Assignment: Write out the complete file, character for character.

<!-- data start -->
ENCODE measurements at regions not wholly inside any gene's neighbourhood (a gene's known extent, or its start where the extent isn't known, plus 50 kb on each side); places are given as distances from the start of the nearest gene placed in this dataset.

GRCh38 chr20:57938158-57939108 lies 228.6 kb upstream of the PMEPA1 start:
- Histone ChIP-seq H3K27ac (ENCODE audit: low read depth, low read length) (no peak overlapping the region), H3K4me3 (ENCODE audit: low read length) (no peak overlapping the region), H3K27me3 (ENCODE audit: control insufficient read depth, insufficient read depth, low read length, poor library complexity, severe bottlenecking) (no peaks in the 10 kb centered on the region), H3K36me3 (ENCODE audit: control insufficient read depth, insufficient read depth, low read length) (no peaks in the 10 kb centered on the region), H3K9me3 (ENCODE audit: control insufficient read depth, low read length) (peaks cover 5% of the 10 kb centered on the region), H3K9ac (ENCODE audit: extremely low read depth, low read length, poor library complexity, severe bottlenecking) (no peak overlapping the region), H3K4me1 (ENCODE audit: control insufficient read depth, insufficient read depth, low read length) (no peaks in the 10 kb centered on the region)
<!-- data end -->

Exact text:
ENCODE measurements at regions not wholly inside any gene's neighbourhood (a gene's known extent, or its start where the extent isn't known, plus 50 kb on each side); places are given as distances from the start of the nearest gene placed in this dataset.

GRCh38 chr20:57938158-57939108 lies 228.6 kb upstream of the PMEPA1 start:
- Histone ChIP-seq H3K27ac (ENCODE audit: low read depth, low read length) (no peak overlapping the region), H3K4me3 (ENCODE audit: low read length) (no peak overlapping the region), H3K27me3 (ENCODE audit: control insufficient read depth, insufficient read depth, low read length, poor library complexity, severe bottlenecking) (no peaks in the 10 kb centered on the region), H3K36me3 (ENCODE audit: control insufficient read depth, insufficient read depth, low read length) (no peaks in the 10 kb centered on the region), H3K9me3 (ENCODE audit: control insufficient read depth, low read length) (peaks cover 5% of the 10 kb centered on the region), H3K9ac (ENCODE audit: extremely low read depth, low read length, poor library complexity, severe bottlenecking) (no peak overlapping the region), H3K4me1 (ENCODE audit: control insufficient read depth, insufficient read depth, low read length) (no peaks in the 10 kb centered on the region)